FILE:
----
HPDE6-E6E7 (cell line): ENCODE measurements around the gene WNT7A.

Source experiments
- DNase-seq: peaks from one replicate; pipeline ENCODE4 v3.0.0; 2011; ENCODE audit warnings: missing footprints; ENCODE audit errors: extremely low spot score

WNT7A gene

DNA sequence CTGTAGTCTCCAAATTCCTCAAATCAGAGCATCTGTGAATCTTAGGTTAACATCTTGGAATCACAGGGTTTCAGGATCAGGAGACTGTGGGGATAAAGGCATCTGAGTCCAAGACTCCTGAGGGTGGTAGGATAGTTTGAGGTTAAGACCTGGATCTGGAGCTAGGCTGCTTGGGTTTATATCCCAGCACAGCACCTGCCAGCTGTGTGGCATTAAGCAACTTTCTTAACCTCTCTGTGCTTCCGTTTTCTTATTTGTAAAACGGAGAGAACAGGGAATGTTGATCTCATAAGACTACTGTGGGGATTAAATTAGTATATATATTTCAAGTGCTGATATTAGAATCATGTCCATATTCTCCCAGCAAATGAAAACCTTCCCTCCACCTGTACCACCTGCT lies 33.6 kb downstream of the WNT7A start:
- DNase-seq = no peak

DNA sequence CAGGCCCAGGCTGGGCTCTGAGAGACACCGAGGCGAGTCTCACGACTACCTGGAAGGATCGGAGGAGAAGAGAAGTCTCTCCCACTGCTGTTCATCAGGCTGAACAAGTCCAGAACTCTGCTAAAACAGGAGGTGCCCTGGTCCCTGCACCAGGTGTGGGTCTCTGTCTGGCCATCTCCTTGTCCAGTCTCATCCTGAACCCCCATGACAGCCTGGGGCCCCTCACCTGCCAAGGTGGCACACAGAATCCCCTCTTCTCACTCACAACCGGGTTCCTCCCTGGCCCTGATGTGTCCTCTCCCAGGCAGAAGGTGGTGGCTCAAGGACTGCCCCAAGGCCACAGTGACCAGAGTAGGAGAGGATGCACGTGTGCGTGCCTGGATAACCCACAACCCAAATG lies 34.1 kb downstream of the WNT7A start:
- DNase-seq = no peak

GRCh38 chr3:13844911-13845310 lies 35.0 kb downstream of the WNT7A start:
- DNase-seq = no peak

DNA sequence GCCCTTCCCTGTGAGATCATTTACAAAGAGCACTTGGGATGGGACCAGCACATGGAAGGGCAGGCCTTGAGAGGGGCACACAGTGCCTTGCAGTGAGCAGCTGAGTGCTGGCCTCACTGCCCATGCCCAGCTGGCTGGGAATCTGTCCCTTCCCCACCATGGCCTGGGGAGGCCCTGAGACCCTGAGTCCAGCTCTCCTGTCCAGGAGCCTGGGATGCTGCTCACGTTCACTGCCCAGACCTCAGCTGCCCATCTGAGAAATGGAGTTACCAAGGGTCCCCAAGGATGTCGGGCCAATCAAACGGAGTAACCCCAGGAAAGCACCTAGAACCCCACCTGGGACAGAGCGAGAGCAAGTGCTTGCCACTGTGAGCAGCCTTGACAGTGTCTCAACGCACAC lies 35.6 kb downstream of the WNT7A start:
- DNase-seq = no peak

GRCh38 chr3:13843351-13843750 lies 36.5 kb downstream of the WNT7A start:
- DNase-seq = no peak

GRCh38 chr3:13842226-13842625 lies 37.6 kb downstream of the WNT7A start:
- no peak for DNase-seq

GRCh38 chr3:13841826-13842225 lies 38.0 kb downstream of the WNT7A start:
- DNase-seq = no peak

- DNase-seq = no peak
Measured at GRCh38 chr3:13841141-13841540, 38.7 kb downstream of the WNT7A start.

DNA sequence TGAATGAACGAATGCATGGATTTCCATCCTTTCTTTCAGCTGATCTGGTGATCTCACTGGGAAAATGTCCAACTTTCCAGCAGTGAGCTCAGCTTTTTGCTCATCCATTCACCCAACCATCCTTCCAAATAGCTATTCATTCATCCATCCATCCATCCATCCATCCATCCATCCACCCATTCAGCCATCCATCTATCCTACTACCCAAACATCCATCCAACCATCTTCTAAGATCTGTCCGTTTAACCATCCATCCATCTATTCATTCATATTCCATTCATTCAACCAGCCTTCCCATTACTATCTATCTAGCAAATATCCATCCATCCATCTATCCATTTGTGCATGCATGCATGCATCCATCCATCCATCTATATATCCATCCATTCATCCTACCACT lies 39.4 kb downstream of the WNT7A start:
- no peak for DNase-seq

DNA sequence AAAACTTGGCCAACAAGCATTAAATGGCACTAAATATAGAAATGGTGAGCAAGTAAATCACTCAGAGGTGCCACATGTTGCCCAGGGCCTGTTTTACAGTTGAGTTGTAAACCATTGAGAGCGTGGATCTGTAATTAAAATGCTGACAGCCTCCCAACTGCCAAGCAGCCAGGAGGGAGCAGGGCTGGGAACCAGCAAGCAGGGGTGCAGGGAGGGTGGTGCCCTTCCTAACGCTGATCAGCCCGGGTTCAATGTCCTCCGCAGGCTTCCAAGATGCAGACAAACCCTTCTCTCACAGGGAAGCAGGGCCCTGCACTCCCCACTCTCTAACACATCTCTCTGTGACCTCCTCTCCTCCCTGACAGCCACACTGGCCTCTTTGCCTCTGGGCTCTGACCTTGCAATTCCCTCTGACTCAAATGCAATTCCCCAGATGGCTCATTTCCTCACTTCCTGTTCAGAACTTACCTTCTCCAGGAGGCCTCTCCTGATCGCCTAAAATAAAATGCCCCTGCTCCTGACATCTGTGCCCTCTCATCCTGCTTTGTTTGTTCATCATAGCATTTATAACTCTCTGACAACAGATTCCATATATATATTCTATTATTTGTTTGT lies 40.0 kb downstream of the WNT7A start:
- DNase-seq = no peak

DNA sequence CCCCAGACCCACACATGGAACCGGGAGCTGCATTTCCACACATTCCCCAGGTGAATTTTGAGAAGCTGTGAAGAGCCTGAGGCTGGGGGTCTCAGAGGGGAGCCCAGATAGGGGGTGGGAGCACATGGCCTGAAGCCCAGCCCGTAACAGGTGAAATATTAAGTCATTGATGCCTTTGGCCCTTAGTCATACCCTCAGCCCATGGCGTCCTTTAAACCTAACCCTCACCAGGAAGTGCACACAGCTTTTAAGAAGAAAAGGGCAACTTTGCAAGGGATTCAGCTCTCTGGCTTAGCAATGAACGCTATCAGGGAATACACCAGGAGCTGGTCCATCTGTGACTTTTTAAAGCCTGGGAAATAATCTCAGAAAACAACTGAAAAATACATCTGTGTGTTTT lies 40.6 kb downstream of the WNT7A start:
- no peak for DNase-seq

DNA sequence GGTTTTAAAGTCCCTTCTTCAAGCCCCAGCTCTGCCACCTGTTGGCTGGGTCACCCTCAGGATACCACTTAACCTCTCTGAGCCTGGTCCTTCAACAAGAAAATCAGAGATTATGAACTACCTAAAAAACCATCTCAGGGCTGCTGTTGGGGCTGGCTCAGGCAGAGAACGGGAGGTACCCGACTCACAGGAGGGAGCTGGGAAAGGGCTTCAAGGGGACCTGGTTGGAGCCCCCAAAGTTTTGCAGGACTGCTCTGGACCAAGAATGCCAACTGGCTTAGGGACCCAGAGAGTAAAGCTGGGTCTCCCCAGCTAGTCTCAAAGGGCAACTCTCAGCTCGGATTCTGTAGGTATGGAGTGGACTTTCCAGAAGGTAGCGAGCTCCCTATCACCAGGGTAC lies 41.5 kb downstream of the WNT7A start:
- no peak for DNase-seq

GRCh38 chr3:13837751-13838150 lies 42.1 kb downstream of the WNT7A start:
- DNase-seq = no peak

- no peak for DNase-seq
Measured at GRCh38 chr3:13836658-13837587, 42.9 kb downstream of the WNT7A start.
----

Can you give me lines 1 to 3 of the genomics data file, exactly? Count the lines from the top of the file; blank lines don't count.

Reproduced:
HPDE6-E6E7 (cell line): ENCODE measurements around the gene WNT7A.

Source experiments
- DNase-seq: peaks from one replicate; pipeline ENCODE4 v3.0.0; 2011; ENCODE audit warnings: missing footprints; ENCODE audit errors: extremely low spot score